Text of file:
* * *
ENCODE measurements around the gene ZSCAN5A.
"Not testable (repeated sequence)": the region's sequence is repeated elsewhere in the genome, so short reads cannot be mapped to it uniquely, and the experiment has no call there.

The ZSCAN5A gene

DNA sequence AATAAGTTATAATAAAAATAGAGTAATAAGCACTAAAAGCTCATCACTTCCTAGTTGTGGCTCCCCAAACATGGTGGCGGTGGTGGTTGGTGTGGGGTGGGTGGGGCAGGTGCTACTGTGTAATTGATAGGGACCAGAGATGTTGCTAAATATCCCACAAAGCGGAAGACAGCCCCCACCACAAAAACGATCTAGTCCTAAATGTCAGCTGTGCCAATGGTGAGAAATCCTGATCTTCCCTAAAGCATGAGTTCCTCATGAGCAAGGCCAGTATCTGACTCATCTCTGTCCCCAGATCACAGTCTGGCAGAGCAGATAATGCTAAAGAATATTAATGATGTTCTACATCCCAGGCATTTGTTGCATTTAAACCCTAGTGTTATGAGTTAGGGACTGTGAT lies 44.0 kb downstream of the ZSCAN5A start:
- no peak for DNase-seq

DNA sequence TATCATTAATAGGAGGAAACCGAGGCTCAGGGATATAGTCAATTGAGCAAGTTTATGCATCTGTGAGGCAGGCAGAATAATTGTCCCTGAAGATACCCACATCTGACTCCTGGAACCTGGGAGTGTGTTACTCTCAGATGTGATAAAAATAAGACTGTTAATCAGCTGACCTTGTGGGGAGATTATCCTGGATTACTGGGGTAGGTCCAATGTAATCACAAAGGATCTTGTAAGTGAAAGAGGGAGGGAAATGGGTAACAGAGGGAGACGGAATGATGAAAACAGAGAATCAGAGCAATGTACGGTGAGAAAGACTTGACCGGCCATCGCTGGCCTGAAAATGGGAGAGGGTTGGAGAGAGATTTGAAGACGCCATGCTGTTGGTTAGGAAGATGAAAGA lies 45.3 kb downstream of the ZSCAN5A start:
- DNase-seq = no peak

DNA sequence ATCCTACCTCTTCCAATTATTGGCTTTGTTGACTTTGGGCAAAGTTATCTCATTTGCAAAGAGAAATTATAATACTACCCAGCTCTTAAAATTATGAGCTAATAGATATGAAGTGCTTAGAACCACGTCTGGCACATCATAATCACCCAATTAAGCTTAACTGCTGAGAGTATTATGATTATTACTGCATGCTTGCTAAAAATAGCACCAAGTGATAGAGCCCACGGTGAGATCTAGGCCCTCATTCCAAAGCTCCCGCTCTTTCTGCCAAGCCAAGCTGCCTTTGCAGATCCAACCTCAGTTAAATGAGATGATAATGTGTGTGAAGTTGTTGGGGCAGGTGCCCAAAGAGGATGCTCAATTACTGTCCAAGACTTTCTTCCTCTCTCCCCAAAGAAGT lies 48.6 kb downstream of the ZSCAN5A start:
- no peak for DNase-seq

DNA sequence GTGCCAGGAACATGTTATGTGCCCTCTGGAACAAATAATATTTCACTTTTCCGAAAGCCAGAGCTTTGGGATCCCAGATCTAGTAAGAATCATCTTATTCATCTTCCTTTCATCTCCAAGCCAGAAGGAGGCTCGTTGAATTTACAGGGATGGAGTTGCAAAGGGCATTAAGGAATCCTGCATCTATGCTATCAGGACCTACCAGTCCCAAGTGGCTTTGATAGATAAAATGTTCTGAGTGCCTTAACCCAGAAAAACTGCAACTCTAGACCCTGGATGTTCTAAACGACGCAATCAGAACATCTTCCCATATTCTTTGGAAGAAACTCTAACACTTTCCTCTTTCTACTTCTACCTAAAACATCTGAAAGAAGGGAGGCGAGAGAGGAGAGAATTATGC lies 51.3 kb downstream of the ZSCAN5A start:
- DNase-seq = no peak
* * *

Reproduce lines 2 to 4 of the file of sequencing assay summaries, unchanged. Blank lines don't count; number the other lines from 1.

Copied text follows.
"Not testable (repeated sequence)": the region's sequence is repeated elsewhere in the genome, so short reads cannot be mapped to it uniquely, and the experiment has no call there.

The ZSCAN5A gene

DNA sequence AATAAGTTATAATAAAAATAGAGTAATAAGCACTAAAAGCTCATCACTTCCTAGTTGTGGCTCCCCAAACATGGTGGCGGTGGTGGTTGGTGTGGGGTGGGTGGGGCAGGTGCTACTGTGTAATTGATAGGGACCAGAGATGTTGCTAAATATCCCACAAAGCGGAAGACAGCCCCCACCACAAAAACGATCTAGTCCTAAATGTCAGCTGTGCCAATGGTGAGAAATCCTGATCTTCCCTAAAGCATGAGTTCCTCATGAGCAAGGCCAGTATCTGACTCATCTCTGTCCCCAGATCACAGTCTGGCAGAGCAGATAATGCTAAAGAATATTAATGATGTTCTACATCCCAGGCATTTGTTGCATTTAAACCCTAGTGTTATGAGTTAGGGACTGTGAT lies 44.0 kb downstream of the ZSCAN5A start: